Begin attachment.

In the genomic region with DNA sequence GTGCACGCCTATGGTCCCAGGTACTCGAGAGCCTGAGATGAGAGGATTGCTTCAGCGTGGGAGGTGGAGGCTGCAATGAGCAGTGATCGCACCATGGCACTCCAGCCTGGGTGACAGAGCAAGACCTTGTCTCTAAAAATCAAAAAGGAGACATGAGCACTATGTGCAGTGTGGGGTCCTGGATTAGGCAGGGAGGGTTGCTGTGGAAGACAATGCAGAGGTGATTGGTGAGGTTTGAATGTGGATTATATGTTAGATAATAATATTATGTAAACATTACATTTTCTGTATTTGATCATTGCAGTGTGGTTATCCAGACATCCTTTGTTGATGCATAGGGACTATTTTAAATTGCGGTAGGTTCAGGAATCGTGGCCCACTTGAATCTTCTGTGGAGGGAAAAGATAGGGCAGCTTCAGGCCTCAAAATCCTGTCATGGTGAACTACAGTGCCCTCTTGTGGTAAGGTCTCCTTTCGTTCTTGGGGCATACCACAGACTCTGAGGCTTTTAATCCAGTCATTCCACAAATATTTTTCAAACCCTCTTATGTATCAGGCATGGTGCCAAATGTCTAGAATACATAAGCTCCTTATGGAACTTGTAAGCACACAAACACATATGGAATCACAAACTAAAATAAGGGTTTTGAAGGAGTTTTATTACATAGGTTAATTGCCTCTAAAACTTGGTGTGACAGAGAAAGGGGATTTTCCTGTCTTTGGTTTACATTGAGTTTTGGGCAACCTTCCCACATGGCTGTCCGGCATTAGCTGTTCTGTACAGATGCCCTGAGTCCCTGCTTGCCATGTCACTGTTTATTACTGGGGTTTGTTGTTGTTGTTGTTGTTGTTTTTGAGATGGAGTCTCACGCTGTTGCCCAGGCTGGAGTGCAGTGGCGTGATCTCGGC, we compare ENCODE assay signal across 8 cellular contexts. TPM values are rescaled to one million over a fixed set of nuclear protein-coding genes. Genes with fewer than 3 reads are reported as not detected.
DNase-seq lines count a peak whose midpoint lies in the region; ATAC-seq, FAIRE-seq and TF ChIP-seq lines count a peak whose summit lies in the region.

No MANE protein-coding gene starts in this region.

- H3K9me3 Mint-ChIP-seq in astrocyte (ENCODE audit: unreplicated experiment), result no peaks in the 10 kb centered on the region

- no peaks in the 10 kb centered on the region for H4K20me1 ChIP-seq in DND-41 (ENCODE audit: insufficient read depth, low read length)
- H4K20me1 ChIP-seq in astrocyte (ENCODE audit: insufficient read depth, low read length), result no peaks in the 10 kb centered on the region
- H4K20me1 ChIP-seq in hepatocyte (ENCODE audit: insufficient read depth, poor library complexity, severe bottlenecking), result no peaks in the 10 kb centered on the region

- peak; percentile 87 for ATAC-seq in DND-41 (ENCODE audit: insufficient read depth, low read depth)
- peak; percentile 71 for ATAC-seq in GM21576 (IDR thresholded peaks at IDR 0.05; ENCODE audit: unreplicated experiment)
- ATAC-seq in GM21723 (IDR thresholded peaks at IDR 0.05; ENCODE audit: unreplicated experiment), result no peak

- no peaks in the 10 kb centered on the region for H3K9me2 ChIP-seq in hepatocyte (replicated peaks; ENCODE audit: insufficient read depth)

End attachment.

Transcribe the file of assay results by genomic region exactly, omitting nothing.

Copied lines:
In the genomic region with DNA sequence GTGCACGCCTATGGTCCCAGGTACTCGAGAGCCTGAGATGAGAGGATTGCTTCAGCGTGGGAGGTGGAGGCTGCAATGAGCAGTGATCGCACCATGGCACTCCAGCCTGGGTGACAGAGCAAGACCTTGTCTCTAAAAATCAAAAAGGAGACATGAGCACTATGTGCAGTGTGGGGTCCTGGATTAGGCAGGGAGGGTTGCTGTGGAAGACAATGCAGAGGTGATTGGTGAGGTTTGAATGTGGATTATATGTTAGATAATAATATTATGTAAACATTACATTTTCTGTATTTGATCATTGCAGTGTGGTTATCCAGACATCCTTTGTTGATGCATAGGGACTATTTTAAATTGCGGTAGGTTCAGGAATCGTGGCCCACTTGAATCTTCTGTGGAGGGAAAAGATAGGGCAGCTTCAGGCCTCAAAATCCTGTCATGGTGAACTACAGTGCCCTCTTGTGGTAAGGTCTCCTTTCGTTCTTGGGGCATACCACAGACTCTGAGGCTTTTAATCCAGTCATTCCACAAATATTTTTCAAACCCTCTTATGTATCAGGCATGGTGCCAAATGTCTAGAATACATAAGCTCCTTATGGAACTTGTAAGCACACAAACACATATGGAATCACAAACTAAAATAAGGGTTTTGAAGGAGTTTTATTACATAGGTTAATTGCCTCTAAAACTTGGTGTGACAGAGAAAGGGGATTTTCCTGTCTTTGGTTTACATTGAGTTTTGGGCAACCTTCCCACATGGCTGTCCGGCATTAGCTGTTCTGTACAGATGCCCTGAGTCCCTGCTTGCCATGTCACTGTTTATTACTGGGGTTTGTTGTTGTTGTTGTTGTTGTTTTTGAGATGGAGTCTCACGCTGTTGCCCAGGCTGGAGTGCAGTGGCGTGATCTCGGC, we compare ENCODE assay signal across 8 cellular contexts. TPM values are rescaled to one million over a fixed set of nuclear protein-coding genes. Genes with fewer than 3 reads are reported as not detected.
DNase-seq lines count a peak whose midpoint lies in the region; ATAC-seq, FAIRE-seq and TF ChIP-seq lines count a peak whose summit lies in the region.

No MANE protein-coding gene starts in this region.

- H3K9me3 Mint-ChIP-seq in astrocyte (ENCODE audit: unreplicated experiment), result no peaks in the 10 kb centered on the region

- no peaks in the 10 kb centered on the region for H4K20me1 ChIP-seq in DND-41 (ENCODE audit: insufficient read depth, low read length)
- H4K20me1 ChIP-seq in astrocyte (ENCODE audit: insufficient read depth, low read length), result no peaks in the 10 kb centered on the region
- H4K20me1 ChIP-seq in hepatocyte (ENCODE audit: insufficient read depth, poor library complexity, severe bottlenecking), result no peaks in the 10 kb centered on the region

- peak; percentile 87 for ATAC-seq in DND-41 (ENCODE audit: insufficient read depth, low read depth)
- peak; percentile 71 for ATAC-seq in GM21576 (IDR thresholded peaks at IDR 0.05; ENCODE audit: unreplicated experiment)
- ATAC-seq in GM21723 (IDR thresholded peaks at IDR 0.05; ENCODE audit: unreplicated experiment), result no peak

- no peaks in the 10 kb centered on the region for H3K9me2 ChIP-seq in hepatocyte (replicated peaks; ENCODE audit: insufficient read depth)